By B.N. Frank
The Federal Aviation Administration (FAA) is currently being lambasted for numerous reasons, including the way the agency has handled (or poorly handled) 5G-related aviation interference risks and warnings. In other FAA news, earlier this year the agency proposed that SpaceX be fined for not properly reporting launch data of its Starlink satellites (some of which have burned and fallen to the ground). More recently, environmental groups sued it for the way it regulated (or poorly regulated) a SpaceX rocket launch that caused much environmental damage. Nevertheless, the FAA recently approved controversial flying electric cars made by a SpaceX-backed company for limited purposes.
FAA Greenlights “Limited” Flight Operations For SpaceX-Backed Flying Car
by Tyler Durden
About eight months ago, we penned a note titled “Forget Musk’s Tunnels, Early Tesla Investor Seeds First-Ever eVTOL Car.” And come to find out, the flying car SpaceX-backed mobility firm Alef Aeronautics has received a Special Airworthiness Certification from the U.S. Federal Aviation Administration, marking the first time any vehicle of its kind has received legal approval to fly from the federal government.
Alef Aeronautics’ “Model A” flying car was revealed to the public in October 2022. The FAA’s limited Special Airworthiness Certification means the 100% electric flying car that can drive on the street and take off vertically when needed can be “used for limited purposes, including exhibition, research, and development,” an FAA spokesperson told Fox Business.
“We’re excited to receive this certification from the FAA. It allows us to move closer to bringing people an environmentally friendly and faster commute, saving individuals and companies hours each week. This is a one small step for planes, one giant step for cars,” said Jim Dukhovny, CEO of Alef.
FAA officials are developing policies for electrical vertical takeoff and landing (eVTOL) vehicles, as well as regulations and ground infrastructure.
Last month, the FAA proposed a new rule requiring eVTOL operators to train and become certified pilots. This implies all these new eVTOLs that will be on the market in the coming years will likely require the operator to have some form of a pilot’s license.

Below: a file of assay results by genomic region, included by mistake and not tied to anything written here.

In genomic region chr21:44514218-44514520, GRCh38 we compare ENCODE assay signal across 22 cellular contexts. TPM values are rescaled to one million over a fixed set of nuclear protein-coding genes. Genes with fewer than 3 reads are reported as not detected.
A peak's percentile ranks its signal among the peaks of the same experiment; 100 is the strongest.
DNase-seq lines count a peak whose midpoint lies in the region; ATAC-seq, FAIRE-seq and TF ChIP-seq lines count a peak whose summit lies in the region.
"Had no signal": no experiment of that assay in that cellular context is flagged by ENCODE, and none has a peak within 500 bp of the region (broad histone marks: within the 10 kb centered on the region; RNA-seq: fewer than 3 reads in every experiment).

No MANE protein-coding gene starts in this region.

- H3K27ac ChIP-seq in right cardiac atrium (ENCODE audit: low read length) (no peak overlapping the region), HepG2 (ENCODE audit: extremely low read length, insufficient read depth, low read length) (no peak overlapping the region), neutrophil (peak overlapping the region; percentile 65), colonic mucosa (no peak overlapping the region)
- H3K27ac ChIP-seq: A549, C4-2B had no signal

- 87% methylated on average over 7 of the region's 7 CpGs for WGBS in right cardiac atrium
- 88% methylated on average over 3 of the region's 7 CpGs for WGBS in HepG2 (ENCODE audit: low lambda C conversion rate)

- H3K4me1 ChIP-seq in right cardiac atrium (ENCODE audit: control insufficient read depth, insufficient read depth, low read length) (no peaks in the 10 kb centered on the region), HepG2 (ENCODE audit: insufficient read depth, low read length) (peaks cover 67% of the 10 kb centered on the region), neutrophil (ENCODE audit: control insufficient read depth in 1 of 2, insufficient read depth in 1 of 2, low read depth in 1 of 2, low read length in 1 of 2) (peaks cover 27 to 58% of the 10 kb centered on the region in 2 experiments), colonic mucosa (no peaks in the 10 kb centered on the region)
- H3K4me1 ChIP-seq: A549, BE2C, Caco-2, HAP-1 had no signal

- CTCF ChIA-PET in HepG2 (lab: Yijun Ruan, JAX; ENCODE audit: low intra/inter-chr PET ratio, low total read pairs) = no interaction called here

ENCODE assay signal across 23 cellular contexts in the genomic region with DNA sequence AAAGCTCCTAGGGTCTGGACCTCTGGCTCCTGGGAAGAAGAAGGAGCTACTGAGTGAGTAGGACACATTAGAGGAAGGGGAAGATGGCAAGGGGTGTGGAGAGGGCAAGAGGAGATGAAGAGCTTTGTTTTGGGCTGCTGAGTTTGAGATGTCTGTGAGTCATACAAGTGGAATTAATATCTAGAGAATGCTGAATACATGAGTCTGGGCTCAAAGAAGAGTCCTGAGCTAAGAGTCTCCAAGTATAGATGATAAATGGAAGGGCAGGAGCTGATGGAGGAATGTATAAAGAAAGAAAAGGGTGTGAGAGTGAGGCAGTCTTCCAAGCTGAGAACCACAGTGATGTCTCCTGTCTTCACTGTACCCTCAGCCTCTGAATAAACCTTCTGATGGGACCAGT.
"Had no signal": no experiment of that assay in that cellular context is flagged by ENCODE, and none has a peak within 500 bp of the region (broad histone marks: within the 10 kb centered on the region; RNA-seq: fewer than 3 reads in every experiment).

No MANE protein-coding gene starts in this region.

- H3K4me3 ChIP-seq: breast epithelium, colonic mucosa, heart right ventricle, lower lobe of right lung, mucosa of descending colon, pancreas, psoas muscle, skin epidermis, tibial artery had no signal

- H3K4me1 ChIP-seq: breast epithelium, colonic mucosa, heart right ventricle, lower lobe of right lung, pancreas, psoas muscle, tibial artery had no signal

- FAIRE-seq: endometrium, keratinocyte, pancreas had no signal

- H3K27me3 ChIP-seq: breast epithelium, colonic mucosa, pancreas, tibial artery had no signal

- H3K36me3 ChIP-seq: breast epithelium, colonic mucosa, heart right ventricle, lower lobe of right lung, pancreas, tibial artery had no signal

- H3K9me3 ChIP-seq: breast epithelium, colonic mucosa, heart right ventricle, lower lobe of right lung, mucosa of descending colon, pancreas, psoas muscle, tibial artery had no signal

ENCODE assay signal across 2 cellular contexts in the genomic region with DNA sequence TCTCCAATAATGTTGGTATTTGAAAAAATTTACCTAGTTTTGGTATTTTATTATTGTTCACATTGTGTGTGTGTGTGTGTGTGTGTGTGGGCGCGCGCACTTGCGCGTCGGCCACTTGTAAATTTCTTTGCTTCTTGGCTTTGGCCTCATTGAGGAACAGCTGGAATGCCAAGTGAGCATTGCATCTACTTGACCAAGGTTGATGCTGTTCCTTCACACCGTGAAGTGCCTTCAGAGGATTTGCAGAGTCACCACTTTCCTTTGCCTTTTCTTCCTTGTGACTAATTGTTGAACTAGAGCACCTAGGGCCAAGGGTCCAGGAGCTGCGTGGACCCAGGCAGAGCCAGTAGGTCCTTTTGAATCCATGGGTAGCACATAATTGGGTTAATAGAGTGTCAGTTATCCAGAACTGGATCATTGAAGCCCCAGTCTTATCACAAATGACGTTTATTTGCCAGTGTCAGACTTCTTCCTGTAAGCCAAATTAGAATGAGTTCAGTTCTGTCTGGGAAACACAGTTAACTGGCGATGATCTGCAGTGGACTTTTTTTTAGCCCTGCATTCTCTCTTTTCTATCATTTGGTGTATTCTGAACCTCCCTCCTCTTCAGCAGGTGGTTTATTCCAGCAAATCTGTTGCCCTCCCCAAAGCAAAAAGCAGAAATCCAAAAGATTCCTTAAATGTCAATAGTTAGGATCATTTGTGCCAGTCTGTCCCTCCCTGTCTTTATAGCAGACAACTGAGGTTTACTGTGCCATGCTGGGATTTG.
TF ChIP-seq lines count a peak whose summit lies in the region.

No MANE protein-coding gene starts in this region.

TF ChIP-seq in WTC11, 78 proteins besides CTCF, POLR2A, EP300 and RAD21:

“These proposed rules of the sky will safely usher in this new era of aviation and provide the certainty the industry needs to develop,” said Acting Associate Administrator for Aviation Safety David Boulter.
The FAA emphasized, “New rules are necessary because many of the proposed aircraft take off and land like a helicopter but fly enroute like an airplane.” These proposed rules will allow “certainty to pilots and the industry on what the requirements and expectations will be to operate these aircraft once it is finalized,” the agency continued.
What will happen as eVTOLs become more affordable and the FAA lays the groundwork to ensure the airspace is ready for these vehicles is a surge in demand for pilot school classes as this mode of transportation will revolutionize travel.
Those who put preorders down for the Model A can expect delivery of the vehicles in 2025, according to USA Today.
We wonder if the vehicle will be equipped with Tesla’s North American Charging Standard (NACS) port. The answer is probably “Yes.”
Additionally worrisome, electric vehicles (EVs) being operated on the ground have already been associated with the following issues
- Fires (including from e-bikes) that are often difficult to extinguish (see 1, 2, 3, 4, 5, 6, 7, 8, 9, 10, 11, 12, 13, 14, 15) and other battery-related problems (see 1, 2, 3, 4)
- Charging them threatens power grids (see 1, 2, 3, 4, 5) and medical implants
- There aren’t enough charging stations
- They are vulnerable to hacking
- Mining for their battery ingredients is NOT eco-friendly (see 1, 2)
- They emit high levels of biologically and environmentally harmful electromagnetic and wireless radiation (see 1, 2, 3, 4, 5, 6, 7)
Is anyone else thinking about the potentially catastrophic problems that could be caused by flying electric car fires? Also who would come to the rescue if/when a flying electric car is hacked?
Activist Post reports regularly about EVs and unsafe technologies. For more information, visit our archives.
Top image: Inside EVs (video snap)
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Originally Posted at www.activistpost.com
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